How We Choose Where to Stay

This entry is part 3 of 3 in the series How We...:

  1. How We Budget
  2. How We Pack
  3. How We Choose Where to Stay

We visit a lot of different cities in our travels; very rarely are we at a place for longer than 3 or 4 days. Because of this, we spend a lot of our time in the current city making plans for the next city. In some circumstances, we can plan several cities at once (usually if we have a hard date to leave somewhere, like a flight booked), but often we only book our next stay a day or two in advance. To make this process as streamlined as possible, we have a “workflow” that we like to follow and criteria we use to figure out where we’ll stay.

Hostel or Hotel/Guesthouse?

From the outset, hostels have the connotation of “a bunch of people sleeping in bunk beds in the same room”. While most hostels have this arrangement, many also have private rooms to sleep in. For us, a hostel means a place where it will be easy to interact with other travelers, and where the staff will be much more involved telling us what to see, do, and eat in a city. A hotel or guesthouse is more hands-off; it is typically a nicer place to sleep and where the staff is not as involved in your day-to-day. If we are going to a big city where we don’t know much about getting around or what there is to see and do (this happens frequently!), we choose a hostel. If we are going to relax, or already know about the place (a beach, for example), a hotel is usually a better option.

If we book with a hotel, we usually use (for South America or Europe) or Agoda (for Asia). For hostels, we use either (for South America) or (for Asia and Europe).

Choosing the Right Place to Stay

After we go to the right site, enter our date and search terms, we do two filters immediately: price, and review score. For price, we never stay at a place more than $50/night (unless we have to, as was the case in Europe). For rating, we always choose something with 7.5/10 (75%) or higher. This immediately eliminates expensive and gross places. After this, the process becomes more difficult. We consider the following things when choosing a room:

  1. Cleanliness (any mention of bed bugs automatically eliminates a place)
  2. Wifi quality (often involves a ctrl+f, as this isn’t something explicitly reviewed, although has started to add it)
  3. Hot water
  4. Helpfulness of staff (especially important in big cities or where we know we’ll need their help to book tours or onward travel)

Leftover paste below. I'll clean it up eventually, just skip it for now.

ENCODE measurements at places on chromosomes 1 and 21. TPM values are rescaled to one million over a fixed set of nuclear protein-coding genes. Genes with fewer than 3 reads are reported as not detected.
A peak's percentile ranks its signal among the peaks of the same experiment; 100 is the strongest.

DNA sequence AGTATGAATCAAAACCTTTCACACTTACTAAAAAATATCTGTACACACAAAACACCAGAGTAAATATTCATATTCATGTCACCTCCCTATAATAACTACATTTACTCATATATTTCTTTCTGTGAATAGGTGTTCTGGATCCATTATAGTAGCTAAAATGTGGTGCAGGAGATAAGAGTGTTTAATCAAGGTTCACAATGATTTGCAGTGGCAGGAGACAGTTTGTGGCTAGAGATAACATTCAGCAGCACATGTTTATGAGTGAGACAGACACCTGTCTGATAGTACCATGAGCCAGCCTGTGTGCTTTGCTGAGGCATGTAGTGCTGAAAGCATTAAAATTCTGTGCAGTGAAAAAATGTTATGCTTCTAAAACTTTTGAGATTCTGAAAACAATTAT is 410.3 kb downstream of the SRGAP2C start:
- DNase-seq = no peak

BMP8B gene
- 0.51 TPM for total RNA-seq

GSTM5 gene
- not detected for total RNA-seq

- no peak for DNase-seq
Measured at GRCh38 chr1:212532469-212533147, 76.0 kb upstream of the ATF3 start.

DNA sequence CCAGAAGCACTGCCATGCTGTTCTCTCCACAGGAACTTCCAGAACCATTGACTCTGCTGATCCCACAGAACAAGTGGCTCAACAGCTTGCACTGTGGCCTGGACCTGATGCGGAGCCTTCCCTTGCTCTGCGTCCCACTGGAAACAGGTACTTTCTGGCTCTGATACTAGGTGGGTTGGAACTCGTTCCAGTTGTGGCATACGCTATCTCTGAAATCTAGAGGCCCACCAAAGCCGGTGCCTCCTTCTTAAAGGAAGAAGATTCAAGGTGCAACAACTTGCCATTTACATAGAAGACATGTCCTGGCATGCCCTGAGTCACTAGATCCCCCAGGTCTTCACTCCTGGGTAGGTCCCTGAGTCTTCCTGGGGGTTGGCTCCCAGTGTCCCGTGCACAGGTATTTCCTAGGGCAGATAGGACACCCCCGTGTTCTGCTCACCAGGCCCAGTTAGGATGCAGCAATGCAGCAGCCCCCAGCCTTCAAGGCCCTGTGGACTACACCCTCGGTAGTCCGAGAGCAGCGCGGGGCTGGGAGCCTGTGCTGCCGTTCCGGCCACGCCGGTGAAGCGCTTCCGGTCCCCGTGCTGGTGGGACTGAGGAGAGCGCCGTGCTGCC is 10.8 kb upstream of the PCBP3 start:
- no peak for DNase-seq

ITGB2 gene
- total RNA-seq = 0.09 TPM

5. Location
  6. Private room ensuite/private room shared bath/dorm bed

We usually try and double check these items against TripAdvisor as well, although we found Trip typically caters to a more upscale crowd, so their complains (no kettle in the room) might not be something we care about.

Getting There

Once we’ve booked a place, there are several things we do to make sure we can get there easily. The first is to save a copy of the confirmation. Since we typically didn’t have cell data on the road, and you never know when you have wifi, we always tried to make a PDF copy of the confirmation. The easiest way (for us) was to forward the confirmation email to PDFConvert. We then save the PDF to our phone’s SD card using OfficeSuite Professional. We also make sure the phone number is either on the confirmation or written down somewhere.

The next thing we do is save the exact location on an offline map on our phone. We use OSM+, which works well for us because it also works with your GPS to show where you are. When we are walking/cabbing/bussing to get there, we can look at our actual location vs. the place on the map, and usually not have to walk much further when we have to.

Rinse, Lather, Repeat

Once we’ve arrived, it’s often time to start planning the next leg already (this is one of the biggest frustrations of travel). So we try and ask other travelers for recommendations, as they have often come from where you are going. Some hostels also are part of a local network (there was a great one in the Balkans) and they can arrange your next stop quicker and cheaper. But if those two fail, it’s time to get the wifi code and start the process again!

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